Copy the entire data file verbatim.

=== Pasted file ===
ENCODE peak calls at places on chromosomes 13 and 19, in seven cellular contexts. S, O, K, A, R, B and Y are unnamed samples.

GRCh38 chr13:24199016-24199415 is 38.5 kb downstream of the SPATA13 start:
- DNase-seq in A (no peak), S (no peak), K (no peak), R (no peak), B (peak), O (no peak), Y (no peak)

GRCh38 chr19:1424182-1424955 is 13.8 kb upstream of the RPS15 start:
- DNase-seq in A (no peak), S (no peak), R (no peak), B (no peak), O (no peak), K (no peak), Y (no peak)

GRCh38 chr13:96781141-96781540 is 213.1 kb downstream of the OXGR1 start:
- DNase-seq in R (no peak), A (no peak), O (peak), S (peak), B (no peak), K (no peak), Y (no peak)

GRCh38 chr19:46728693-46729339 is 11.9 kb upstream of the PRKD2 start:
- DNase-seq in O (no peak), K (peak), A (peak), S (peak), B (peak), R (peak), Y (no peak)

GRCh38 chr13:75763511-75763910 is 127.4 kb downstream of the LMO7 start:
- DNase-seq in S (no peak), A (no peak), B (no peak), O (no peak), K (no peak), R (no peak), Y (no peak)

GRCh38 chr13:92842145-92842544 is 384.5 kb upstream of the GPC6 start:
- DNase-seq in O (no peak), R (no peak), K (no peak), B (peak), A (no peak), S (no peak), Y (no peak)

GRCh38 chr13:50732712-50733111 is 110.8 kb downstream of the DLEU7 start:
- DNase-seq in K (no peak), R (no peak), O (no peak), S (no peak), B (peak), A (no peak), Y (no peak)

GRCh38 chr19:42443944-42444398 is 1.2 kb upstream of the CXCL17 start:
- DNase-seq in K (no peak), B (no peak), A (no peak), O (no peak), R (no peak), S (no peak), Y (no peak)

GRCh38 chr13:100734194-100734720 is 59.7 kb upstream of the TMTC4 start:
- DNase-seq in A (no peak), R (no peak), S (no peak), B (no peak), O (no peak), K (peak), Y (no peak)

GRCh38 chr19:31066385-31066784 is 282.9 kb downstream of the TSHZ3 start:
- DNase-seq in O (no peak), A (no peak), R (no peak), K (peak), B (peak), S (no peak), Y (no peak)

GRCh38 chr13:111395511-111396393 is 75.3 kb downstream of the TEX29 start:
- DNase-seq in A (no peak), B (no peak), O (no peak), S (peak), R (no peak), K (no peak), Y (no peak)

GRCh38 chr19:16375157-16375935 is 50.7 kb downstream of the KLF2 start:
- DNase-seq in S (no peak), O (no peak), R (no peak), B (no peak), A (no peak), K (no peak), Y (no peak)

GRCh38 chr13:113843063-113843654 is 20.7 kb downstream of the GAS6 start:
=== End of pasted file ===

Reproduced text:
ENCODE peak calls at places on chromosomes 13 and 19, in seven cellular contexts. S, O, K, A, R, B and Y are unnamed samples.

GRCh38 chr13:24199016-24199415 is 38.5 kb downstream of the SPATA13 start:
- DNase-seq in A (no peak), S (no peak), K (no peak), R (no peak), B (peak), O (no peak), Y (no peak)

GRCh38 chr19:1424182-1424955 is 13.8 kb upstream of the RPS15 start:
- DNase-seq in A (no peak), S (no peak), R (no peak), B (no peak), O (no peak), K (no peak), Y (no peak)

GRCh38 chr13:96781141-96781540 is 213.1 kb downstream of the OXGR1 start:
- DNase-seq in R (no peak), A (no peak), O (peak), S (peak), B (no peak), K (no peak), Y (no peak)

GRCh38 chr19:46728693-46729339 is 11.9 kb upstream of the PRKD2 start:
- DNase-seq in O (no peak), K (peak), A (peak), S (peak), B (peak), R (peak), Y (no peak)

GRCh38 chr13:75763511-75763910 is 127.4 kb downstream of the LMO7 start:
- DNase-seq in S (no peak), A (no peak), B (no peak), O (no peak), K (no peak), R (no peak), Y (no peak)

GRCh38 chr13:92842145-92842544 is 384.5 kb upstream of the GPC6 start:
- DNase-seq in O (no peak), R (no peak), K (no peak), B (peak), A (no peak), S (no peak), Y (no peak)

GRCh38 chr13:50732712-50733111 is 110.8 kb downstream of the DLEU7 start:
- DNase-seq in K (no peak), R (no peak), O (no peak), S (no peak), B (peak), A (no peak), Y (no peak)

GRCh38 chr19:42443944-42444398 is 1.2 kb upstream of the CXCL17 start:
- DNase-seq in K (no peak), B (no peak), A (no peak), O (no peak), R (no peak), S (no peak), Y (no peak)

GRCh38 chr13:100734194-100734720 is 59.7 kb upstream of the TMTC4 start:
- DNase-seq in A (no peak), R (no peak), S (no peak), B (no peak), O (no peak), K (peak), Y (no peak)

GRCh38 chr19:31066385-31066784 is 282.9 kb downstream of the TSHZ3 start:
- DNase-seq in O (no peak), A (no peak), R (no peak), K (peak), B (peak), S (no peak), Y (no peak)

GRCh38 chr13:111395511-111396393 is 75.3 kb downstream of the TEX29 start:
- DNase-seq in A (no peak), B (no peak), O (no peak), S (peak), R (no peak), K (no peak), Y (no peak)

GRCh38 chr19:16375157-16375935 is 50.7 kb downstream of the KLF2 start:
- DNase-seq in S (no peak), O (no peak), R (no peak), B (no peak), A (no peak), K (no peak), Y (no peak)

GRCh38 chr13:113843063-113843654 is 20.7 kb downstream of the GAS6 start: